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InfoQ Homepage Articles Building Functional .NET Applications: a Guide for Choosing between F# vs C#

Building Functional .NET Applications: a Guide for Choosing between F# vs C#


Key Takeaways

  • C# and F# are languages, each with growing user bases, that approach functional programming in fundamentally different ways. C# relies on object-oriented, imperative principles, and F# relies on functional principles. 
  • C# is a multi-paradigm, object-oriented language first released by Microsoft twenty years ago. It was the eighth most popular language among developers in 2022, with nearly a third of developers using it.
  • Although C# is primarily object-oriented and mutable/stateful, it does have functional capabilities.
  • Since its inception, the F# community has grown steadily, if slowly. It now includes a GitHub group as well as many different community projects, from Javascript transpilers (Fable) to package managers (Paket) to web-development libraries (Suave) and more.
  • Some developers are using F# as a complement to C#, rather than relying on the functional capabilities that exist natively in C#.

Efficiency is everything in the world of application development. Developers and organizations that can get products to market faster and provide more rapid refreshes will always have an edge over the competition.

So everyone's always looking for ways to reduce development time, time spent on debugging and testing, and time pushing finished releases out to customers.

Functional programming was in common use decades ago but lost ground quickly to object-oriented programming languages, which soon became the de facto standard.

But in recent years, there has been a resurgence of interest in functional programming as a way to improve development efficiency and build more stable and robust applications.

C# and F# are languages with growing user bases that approach functional programming in fundamentally different ways: C# as an adjunct to its inherent imperative paradigm and F# as its primary paradigm.

This article investigates which of these languages does the best job for developers looking to put functional programming in place for their teams and projects.

The debate on functional vs object-oriented programming

To understand the debate, we have to start at a little higher level with the difference between imperative and declarative programming paradigms.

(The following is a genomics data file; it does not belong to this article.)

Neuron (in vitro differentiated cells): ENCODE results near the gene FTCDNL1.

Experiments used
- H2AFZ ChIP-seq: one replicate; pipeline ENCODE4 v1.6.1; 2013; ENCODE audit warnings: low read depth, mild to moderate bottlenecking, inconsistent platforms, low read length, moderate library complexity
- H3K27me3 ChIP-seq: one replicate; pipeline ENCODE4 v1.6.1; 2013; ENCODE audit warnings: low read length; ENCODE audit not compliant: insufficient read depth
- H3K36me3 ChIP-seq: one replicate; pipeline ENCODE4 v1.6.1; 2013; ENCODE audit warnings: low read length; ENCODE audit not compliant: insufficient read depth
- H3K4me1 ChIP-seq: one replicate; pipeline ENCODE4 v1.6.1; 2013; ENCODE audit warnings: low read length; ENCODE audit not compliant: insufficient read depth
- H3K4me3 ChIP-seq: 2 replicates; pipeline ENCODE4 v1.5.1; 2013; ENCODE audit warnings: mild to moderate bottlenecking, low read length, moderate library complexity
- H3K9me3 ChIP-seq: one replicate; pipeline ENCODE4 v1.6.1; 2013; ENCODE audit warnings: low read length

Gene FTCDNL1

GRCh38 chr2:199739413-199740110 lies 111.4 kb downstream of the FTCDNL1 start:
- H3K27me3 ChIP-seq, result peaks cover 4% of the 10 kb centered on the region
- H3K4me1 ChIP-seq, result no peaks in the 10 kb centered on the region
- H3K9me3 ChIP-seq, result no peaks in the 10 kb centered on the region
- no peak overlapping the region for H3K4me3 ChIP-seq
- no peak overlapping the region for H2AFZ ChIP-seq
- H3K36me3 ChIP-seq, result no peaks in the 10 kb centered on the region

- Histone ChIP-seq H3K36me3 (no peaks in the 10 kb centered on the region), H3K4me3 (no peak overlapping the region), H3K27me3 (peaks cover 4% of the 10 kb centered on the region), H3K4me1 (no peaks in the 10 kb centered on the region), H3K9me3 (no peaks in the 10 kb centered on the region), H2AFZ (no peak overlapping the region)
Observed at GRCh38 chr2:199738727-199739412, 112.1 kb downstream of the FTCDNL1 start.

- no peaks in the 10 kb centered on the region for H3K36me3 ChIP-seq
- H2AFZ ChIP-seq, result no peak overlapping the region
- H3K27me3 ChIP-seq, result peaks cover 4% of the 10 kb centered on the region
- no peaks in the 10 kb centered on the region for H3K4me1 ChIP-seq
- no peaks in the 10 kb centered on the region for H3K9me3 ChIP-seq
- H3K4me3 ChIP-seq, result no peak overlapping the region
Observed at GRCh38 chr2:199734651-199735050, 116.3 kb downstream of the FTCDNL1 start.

• Imperative programming: A process-based programming approach, where developers specify how to achieve results step-by-step. Imperative programming focuses on program state and state changes. Object-oriented programming languages like Java and C++ generally follow the imperative paradigm.
  • Declarative programming: A results-oriented programming approach, where developers specify the types of results desired. Declarative programming is stateless and execution order agnostic. Functional programming languages like LISP, Python, Haskell, and F# follow the declarative programming paradigm.

But it is an oversimplification to try and neatly divide all existing programming languages into these categories, as several languages offer aspects of each. They are hybrid or multi-paradigm languages.

For example, even though Java and C++ traditionally fall within the imperative classification, they also have functional aspects. The same is true of C#. Similarly, although F# is considered a functional language, it also has imperative capabilities.

Look at the list of the top ten languages developers use. You will see that they encompass mostly hybrid languages, with some focusing on imperative and others more dominantly functional.

(from 2022 StackOverflow Developer Survey)

JavaScript, which has held the top spot in this survey for a decade, is a multi-paradigm language, offering both imperative, object-oriented features and functional features.

Given the range of adoption, it is helpful to consider the different benefits each paradigm presents and the various use cases where each excels.

Imperative programming: benefits and use cases

Among the primary benefits of the imperative paradigm is that code written using it is generally easily understood and can be easy to read. Furthermore, given the meticulous workflow descriptions that imperative programming requires, even novice developers find it easy to follow.

But the level of detail imperative programming requires also comes with downsides. For example, in more complex applications, code can quickly become bloated. As the code size increases, ease of reading and comprehension just as quickly fall off.

Moreover, as the code expands, the potential for bugs and errors increases. Thus, developers working with imperative languages often find themselves spending a lot of time debugging and testing, delaying product releases.